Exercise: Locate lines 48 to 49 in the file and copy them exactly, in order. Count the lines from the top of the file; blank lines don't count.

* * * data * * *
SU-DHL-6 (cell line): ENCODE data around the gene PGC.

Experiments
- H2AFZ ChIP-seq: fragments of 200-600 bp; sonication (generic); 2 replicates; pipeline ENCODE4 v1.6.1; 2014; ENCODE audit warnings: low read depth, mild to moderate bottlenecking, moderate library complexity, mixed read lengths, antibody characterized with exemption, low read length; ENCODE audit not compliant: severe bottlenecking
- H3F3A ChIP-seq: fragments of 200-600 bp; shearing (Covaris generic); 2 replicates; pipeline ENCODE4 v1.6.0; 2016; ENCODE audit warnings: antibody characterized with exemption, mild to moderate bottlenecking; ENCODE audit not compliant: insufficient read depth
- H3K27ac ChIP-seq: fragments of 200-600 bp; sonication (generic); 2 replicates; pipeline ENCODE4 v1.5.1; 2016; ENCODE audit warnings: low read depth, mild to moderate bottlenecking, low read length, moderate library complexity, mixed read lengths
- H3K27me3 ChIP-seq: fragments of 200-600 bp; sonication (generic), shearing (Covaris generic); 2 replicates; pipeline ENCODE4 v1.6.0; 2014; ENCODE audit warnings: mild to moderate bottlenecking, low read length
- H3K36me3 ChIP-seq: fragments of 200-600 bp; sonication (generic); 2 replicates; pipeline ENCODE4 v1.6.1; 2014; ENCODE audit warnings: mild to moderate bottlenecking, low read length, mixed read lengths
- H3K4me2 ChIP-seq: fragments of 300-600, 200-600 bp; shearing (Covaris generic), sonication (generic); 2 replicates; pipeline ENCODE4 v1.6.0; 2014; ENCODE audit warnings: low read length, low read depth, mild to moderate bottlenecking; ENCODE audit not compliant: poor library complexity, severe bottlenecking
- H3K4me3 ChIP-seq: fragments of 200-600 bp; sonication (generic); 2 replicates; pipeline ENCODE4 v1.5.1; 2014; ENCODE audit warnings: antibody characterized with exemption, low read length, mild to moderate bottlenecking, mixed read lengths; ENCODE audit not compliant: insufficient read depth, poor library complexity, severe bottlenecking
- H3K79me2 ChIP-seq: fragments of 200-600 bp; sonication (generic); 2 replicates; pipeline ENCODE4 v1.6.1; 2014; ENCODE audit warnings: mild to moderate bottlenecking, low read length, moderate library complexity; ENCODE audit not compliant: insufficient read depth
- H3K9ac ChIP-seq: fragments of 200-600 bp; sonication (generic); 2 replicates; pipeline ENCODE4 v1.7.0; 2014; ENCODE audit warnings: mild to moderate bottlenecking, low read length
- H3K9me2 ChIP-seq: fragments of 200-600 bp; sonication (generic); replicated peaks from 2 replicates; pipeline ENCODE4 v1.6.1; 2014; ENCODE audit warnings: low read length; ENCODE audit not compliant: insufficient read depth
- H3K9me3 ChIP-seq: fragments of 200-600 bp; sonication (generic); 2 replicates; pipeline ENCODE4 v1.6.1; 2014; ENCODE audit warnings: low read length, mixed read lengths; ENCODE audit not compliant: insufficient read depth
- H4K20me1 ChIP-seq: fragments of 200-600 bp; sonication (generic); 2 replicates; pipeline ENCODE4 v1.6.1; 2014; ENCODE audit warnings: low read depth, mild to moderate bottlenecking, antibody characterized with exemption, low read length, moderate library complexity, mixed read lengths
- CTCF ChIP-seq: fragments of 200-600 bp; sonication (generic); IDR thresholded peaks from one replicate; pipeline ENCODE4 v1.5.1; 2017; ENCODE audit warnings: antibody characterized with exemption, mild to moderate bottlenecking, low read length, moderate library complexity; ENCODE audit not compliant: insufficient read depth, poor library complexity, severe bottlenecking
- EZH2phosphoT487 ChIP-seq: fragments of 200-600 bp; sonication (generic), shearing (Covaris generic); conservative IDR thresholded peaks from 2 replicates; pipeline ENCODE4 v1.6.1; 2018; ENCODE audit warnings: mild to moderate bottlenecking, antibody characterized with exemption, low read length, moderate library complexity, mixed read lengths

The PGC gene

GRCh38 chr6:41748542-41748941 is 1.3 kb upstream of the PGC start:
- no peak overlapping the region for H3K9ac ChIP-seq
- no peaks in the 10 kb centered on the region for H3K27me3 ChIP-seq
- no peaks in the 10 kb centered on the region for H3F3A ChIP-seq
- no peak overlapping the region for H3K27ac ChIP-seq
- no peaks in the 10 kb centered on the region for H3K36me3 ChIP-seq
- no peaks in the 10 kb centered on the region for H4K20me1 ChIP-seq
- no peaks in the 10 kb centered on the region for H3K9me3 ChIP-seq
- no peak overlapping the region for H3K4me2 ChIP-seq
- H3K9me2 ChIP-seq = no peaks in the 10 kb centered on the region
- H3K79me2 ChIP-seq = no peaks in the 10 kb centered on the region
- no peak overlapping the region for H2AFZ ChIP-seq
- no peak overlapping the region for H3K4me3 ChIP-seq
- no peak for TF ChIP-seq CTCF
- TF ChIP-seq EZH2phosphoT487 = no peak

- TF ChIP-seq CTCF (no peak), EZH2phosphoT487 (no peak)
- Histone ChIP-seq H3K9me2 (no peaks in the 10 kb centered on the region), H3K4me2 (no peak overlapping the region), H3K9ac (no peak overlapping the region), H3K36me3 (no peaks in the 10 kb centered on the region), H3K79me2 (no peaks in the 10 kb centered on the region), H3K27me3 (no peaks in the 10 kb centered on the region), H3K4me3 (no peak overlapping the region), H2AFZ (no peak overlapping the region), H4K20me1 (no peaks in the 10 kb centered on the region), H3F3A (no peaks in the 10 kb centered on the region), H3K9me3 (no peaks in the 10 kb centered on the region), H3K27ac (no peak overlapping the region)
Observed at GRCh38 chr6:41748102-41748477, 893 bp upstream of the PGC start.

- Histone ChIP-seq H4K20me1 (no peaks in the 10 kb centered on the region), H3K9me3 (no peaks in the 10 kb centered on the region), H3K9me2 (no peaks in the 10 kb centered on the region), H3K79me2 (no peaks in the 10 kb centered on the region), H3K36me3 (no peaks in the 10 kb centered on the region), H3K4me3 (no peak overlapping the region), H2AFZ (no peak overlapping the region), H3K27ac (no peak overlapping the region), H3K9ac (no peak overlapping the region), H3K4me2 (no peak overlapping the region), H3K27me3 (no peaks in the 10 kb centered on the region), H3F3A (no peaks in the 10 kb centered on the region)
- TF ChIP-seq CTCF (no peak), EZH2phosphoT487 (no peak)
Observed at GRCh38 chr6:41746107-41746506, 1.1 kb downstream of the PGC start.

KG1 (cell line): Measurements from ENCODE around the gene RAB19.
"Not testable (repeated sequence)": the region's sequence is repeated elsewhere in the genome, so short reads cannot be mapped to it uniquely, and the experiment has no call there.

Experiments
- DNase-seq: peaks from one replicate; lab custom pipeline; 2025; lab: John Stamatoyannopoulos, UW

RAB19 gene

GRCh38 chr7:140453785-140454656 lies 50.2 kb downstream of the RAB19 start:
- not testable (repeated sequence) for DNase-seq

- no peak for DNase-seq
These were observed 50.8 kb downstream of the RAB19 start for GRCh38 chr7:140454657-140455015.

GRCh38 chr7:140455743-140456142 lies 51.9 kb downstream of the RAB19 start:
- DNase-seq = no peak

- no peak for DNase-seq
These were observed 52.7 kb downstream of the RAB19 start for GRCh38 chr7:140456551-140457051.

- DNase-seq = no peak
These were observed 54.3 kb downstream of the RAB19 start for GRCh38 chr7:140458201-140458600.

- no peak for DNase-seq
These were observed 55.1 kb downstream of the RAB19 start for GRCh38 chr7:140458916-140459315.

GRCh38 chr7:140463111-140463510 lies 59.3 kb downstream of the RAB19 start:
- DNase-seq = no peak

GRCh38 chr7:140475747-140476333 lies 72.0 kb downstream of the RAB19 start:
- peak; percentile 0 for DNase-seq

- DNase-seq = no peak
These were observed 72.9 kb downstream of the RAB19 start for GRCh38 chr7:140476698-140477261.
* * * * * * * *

GRCh38 chr7:140455743-140456142 lies 51.9 kb downstream of the RAB19 start:
- DNase-seq = no peak